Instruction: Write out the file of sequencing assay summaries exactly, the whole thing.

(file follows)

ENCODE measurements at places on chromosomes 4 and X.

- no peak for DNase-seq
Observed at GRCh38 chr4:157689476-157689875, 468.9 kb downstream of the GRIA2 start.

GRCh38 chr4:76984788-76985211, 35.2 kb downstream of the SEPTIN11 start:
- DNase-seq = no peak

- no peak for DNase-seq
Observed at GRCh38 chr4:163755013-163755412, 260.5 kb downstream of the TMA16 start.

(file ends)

ENCODE measurements at places on chromosomes 4 and X.

- no peak for DNase-seq
Observed at GRCh38 chr4:157689476-157689875, 468.9 kb downstream of the GRIA2 start.

GRCh38 chr4:76984788-76985211, 35.2 kb downstream of the SEPTIN11 start:
- DNase-seq = no peak

- no peak for DNase-seq
Observed at GRCh38 chr4:163755013-163755412, 260.5 kb downstream of the TMA16 start.